Wednesday, May 26, 2010
Δ U ♥
Translation: change through love.
I’ll apologize now for the emotion-invoking picture. Not the way I usually do things. But it gets the point across. And so on.
Last night I had one of the more worthwhile and exciting conversations that I have had in a very long time. As you may have guessed from the photo displayed above, much of the conversation revolved around the problems of poverty, homelessness, drug use and abuse, and other problems facing the society we all live in. The excitement did not stem from the topics themselves – we all understand the immensity of these problems, we all recognize them as problems, we all want to solve them.
But do we?
The excitement came from the identification of solutions. Not systematic solutions. These may not exist, and any that do exist will certainly be flawed and extremely difficult to implement. No, the solutions are person to person solutions. In order to create change in areas of society that desperately need it, those areas need to be shown love. Love is without a doubt the most powerful emotion that exists. People fight and die for it, live their entire lives searching for it, and are miserable without it. There is no question that the greatest experience I have ever known is to love someone and know that I am loved in return.
The problem lies in the fact that many people living in our society do not know what it is like to be loved. Depending on whom you ask, the divorce rate in this country ranges from 50% to well above that number. According to enrichment journal on the divorce rate in America, "the divorce rate in America for first marriage is 41%, the divorce rate in America for second marriage is 60%, the divorce rate in America for third marriage is 73%" . This is a problem. The number of children born to single parents is growing every day. Children growing up without a parent – especially sons lacking fathers and daughters lacking mothers – are neglected, ignored and lack the support that children raised by two parents experience. This is a problem. Certainly there is no way to eliminate divorce; I would not begin to suggest that it is possible to eliminate single parenthood. Both of these issues are realities in the world in which we live.
The solution is not handing out birth control, or putting married couples through counseling. These solutions can curb the problem, but may not have the desired, lasting impact for a number of reasons, perhaps cultural, economic, ethnic or other reasons. The solution, then, is to insert ourselves into these communities. The solution is to love.
If a child is being raised by a single mother who is never around because the mother is working two jobs full time in order to provide food and shelter for her child, the child is more likely than not missing out on being shown love, being cared for, being told that they matter. This isn’t an indictment of the mother; rather, it is a reality of the situation. As an individual who was raised by two parents who love me and love each other, I recognize how lucky I was and how lucky I am. I have no complaints about my life thus far. I understand that this is a rarity, and certainly I would not want to flaunt my good fortune in front of those who have been less fortunate than I have.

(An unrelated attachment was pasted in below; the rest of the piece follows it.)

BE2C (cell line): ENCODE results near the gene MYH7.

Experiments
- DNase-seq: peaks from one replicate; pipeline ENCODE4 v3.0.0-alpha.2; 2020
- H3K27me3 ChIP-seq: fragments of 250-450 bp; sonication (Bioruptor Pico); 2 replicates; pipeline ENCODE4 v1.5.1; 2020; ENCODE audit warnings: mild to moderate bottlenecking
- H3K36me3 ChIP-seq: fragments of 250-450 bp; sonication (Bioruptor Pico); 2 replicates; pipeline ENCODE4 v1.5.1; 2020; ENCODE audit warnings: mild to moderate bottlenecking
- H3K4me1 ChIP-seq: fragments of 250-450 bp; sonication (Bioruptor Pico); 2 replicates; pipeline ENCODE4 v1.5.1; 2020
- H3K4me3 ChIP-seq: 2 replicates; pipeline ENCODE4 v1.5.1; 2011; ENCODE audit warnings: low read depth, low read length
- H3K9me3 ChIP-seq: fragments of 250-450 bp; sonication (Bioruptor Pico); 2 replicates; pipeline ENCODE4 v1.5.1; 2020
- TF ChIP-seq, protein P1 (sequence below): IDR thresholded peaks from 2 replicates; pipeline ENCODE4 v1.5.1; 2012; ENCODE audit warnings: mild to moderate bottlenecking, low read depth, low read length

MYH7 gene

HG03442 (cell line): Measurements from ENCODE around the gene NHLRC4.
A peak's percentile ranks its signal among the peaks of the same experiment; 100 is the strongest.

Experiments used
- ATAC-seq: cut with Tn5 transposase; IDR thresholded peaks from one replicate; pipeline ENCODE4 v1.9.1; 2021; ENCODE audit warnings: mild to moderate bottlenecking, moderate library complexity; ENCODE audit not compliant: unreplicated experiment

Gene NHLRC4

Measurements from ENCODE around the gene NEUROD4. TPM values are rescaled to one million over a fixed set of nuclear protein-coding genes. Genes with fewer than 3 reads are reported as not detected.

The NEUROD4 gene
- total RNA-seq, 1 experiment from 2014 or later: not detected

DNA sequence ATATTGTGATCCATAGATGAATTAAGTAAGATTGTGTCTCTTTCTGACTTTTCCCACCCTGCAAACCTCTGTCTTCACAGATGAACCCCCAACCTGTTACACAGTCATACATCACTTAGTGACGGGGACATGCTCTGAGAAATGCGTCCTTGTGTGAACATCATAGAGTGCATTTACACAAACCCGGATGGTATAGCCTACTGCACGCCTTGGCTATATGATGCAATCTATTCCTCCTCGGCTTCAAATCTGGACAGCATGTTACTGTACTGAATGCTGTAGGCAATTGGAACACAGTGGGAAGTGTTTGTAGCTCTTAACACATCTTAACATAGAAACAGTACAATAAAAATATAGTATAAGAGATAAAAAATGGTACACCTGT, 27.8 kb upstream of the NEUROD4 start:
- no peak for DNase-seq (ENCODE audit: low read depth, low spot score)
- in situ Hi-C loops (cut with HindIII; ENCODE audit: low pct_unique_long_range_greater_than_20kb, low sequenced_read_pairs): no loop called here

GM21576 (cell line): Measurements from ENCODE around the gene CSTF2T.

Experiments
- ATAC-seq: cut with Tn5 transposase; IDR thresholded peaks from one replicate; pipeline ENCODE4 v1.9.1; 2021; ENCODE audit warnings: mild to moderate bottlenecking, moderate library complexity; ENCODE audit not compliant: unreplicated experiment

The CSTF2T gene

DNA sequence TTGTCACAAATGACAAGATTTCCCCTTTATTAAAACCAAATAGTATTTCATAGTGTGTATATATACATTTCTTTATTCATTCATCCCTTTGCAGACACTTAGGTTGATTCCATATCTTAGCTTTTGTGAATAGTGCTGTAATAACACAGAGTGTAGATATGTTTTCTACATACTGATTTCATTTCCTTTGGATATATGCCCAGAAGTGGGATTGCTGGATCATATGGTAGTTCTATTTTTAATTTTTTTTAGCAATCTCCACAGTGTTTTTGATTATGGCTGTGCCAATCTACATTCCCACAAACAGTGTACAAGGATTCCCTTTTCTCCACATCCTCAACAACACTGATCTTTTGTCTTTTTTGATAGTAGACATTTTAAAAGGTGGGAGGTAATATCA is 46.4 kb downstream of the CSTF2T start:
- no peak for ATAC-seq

Yet, is it not our duty to love the people around us? Is it not our duty to seek out the broken and the hurting and to show them that they matter? This brings me to the picture posted up above.
I don't know that man, I have never walked past him nor laid eyes on him. I believe that he lives in Toronto, Canada. But I met someone similar. During the four months I lived in London, every day I had a thirty minute walk from our flats to the class building. On that walk, most days I would pass through Trafalgar Square, one of the busiest places in the center of London. And every day, the same homeless man sat in the same spot, quietly, meekly. He never bothered anyone. Never caused a fuss. But he was always there, like clockwork. Begging is illegal in London, and the city tries to prevent homeless people from laying around in public places; I never saw the police even say a word to this man. He minded his business, and people minded theirs. He was alone, in every way.
One of my roommates and I decided one day to try an experiment at the expense of the British people. Brits are notoriously stoic, never showing emotion and rarely smiling. We decided it would be fun to smile, wave and say hello to everyone we passed by on our walk to class that morning. If I had to judge, roughly one out of every ten people we greeted on that walk responsed. And most of them did it with a subtle head not or a mumbled "good morning". More or less what we expected. However, as we walked through Trafalgar Square, I decided to say hello to the homeless man who was always there. As I walked past him, I glanced in his direction, made eye contact with him, smiled and said "good morning!" His response was not exactly what I expected. Instead of the quiet, meek man who I was used to seeing, I witnessed eyes light up like I hadn't seen in ages. I saw a man come alive for an instant. He perked up, smiled back and returned my good morning with one of his own.
The single person who I was able to connect with that morning was a homeless man.
I had forgotten about that story until last night, during the conversation I touched on earlier. I realized that this man most likely lacked human interaction almost completely. No one showed him love or attention. No one showed him that he mattered. If I could do it all over again, I wish that I had woken up thirty minutes earlier each day so that I could spend some time sitting with him and forging a relationship with him. Showing him that he mattered, and that I cared about him. I wish I had that opportunity again. Just to see his eyes light up again would be worth the trip.